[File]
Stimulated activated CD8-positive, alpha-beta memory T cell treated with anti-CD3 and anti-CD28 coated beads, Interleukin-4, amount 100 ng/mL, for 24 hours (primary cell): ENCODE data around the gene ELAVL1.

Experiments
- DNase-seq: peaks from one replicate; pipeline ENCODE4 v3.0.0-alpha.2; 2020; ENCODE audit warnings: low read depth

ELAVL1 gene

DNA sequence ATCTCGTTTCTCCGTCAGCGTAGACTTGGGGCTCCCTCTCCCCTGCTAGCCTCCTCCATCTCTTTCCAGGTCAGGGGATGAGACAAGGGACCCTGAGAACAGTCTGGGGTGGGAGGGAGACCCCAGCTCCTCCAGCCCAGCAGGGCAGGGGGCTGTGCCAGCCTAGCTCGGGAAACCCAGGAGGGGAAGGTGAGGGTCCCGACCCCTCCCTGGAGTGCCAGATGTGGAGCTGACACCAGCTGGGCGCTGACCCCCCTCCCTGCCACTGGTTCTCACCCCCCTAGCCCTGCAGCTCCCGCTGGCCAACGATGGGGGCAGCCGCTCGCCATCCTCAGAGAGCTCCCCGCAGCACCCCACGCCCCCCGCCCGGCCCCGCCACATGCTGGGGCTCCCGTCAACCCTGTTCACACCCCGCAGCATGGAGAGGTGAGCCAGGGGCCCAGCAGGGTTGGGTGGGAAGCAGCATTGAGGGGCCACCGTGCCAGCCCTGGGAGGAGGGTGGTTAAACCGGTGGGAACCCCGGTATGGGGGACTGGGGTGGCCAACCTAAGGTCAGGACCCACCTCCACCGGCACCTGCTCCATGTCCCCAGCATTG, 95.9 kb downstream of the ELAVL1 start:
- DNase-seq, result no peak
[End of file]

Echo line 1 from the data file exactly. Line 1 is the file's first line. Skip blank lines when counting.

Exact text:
Stimulated activated CD8-positive, alpha-beta memory T cell treated with anti-CD3 and anti-CD28 coated beads, Interleukin-4, amount 100 ng/mL, for 24 hours (primary cell): ENCODE data around the gene ELAVL1.